Traveling By Land in Biblical Times
Have you ever thought about how comfortable it is to travel in the 21stcentury? While riding in a minivan to your grandparents’ house on a hot summer afternoon, you likely will sit on a covered, cushioned seat, and have the air conditioner blowing on you in order to keep cool. All the while, you might listen to your favorite songs, or watch a movie on the little TV that comes with many vans today. If you happen to feel a bump in the road that is not absorbed by the van’s shocks, you might become a little annoyed, be-cause you are not used to being “disturbed” while riding down the road. In just 3 1/2 hours you are able to journey a little more than 200 miles to your grandparents’ house on only half a tank of gas. Best of all, you get there just in time for supper—grandma’s specialty of fried chicken, fresh vegetables, and apple pie. The biggest frustration for you during your journey was that it just seemed to take too long.
Now, compare your normal traveling experience in the 21stcentury with someone from Bible times. If you were like the average person back then, you would have walked almost everywhere you went—to work, to worship, and even sometimes to your relatives’ (who might live thirty miles away). When God gave Abraham the land of Canaan to inhabit, He instructed him saying, “Lift your eyes now and look from the place where you are—northward, southward, eastward, and westward; for all the land which you see I give to you and your descendants forever…. Arise, walk in the land through its length and its width, for I give it to you” (Genesis 13:14-15,17). About 2,000 years later, when Jesus was on Earth, it seems that He walked nearly everywhere He went. Although animals such as mules, donkeys, horses, and camels often were used when traveling really long distances, walking was still the most common method of travel.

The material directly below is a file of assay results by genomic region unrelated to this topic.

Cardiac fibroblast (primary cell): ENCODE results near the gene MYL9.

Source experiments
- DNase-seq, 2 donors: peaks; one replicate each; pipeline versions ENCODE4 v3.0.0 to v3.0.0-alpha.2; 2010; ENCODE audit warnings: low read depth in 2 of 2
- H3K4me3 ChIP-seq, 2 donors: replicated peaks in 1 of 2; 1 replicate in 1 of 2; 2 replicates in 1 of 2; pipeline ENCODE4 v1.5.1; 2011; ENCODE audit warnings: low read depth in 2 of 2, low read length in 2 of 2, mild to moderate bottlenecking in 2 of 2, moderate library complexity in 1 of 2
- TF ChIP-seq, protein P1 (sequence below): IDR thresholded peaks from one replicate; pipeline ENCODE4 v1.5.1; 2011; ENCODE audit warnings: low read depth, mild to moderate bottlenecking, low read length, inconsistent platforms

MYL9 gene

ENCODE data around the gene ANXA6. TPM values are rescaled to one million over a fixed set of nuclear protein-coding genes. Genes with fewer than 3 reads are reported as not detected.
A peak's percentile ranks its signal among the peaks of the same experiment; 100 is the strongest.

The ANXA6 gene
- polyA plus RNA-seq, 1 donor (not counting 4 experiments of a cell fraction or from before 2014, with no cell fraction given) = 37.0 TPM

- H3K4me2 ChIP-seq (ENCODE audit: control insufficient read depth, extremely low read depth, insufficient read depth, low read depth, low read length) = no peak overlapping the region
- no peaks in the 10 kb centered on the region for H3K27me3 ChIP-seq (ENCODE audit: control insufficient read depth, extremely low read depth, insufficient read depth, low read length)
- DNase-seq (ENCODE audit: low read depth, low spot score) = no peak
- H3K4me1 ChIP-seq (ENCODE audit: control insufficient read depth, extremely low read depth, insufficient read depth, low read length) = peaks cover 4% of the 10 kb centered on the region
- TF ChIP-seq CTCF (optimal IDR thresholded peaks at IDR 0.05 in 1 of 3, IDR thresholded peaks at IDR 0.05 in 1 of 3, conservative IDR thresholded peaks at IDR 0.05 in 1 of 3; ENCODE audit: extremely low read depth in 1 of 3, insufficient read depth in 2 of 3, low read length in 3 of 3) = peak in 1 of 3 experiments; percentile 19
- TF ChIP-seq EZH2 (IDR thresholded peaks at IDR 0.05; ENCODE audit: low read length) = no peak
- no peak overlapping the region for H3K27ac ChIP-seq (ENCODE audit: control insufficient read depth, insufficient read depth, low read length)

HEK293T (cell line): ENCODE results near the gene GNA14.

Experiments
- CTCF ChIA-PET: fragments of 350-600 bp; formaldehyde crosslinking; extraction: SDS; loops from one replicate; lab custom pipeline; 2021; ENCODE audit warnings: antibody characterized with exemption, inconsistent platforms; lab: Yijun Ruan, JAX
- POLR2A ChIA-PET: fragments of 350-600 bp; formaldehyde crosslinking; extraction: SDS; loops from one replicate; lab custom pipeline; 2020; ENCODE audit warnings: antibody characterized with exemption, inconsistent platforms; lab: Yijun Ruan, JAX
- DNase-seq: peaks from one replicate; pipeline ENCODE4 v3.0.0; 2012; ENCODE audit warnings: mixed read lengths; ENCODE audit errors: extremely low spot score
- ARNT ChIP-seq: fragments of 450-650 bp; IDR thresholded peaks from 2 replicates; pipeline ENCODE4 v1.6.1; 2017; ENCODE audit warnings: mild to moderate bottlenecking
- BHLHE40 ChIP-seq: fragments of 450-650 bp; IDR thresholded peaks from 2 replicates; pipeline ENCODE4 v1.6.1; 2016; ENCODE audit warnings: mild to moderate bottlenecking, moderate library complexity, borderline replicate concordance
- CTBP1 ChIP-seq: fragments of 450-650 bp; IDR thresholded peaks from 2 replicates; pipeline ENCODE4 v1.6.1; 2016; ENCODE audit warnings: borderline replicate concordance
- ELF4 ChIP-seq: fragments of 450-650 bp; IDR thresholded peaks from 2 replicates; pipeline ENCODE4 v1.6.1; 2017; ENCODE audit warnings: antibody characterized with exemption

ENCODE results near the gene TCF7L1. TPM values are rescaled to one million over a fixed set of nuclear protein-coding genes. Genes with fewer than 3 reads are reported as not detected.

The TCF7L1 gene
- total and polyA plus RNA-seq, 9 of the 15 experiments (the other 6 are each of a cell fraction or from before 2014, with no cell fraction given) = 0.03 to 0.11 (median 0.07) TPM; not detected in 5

Whether walking or riding on an animal, traveling in Bible times was uncomfortable, tiresome, and dangerous. The Bible describes Jesus as “being wearied” after traveling from Judea to a city in Samaria known as Sychar (John 4:5-6). When writing to the church at Corinth concerning the trials that he had endured as a servant of Christ, the apostle Paul wrote that he had been “on frequent journeys, in dangers from rivers, dangers from robbers,…dangers in the city, dangers in the wilderness,…through many sleepless nights, in hunger and thirst, often without food, in cold and exposure” (2 Corin-thians11:26-27).
To avoid the extreme heat of the Sun, travelers would often journey by night, and get their direction from the stars. People also traveled at nighttime in order to help escape detection from thieves, who (like in the parable of the Good Samaritan—Luke 10:29-37) would hide beside the road (perhaps behind large rocks or bushes), waiting for someone to rob. And if that was not enough, a journeyman in Bible times also had to beware of wild animals along the way. Lions, leopards, and bears were just a few of the animals that used to lurk about the land of Palestine, especially in the wilderness of Judea. (Do you remember how “a young lion came roaring against” Samson as he traveled through the vineyards of Timnah—Judges 14:5-6?)
Truly, traveling in ancient times was much different than it is today. It was both wearisome and scary for people to leave the comforts and safety of their village to journey elsewhere. In view of the many dangers that travelers encountered along their journeys, we should be even more thankful for the godly men of history who traveled great distances to spread the Good News of Jesus Christ.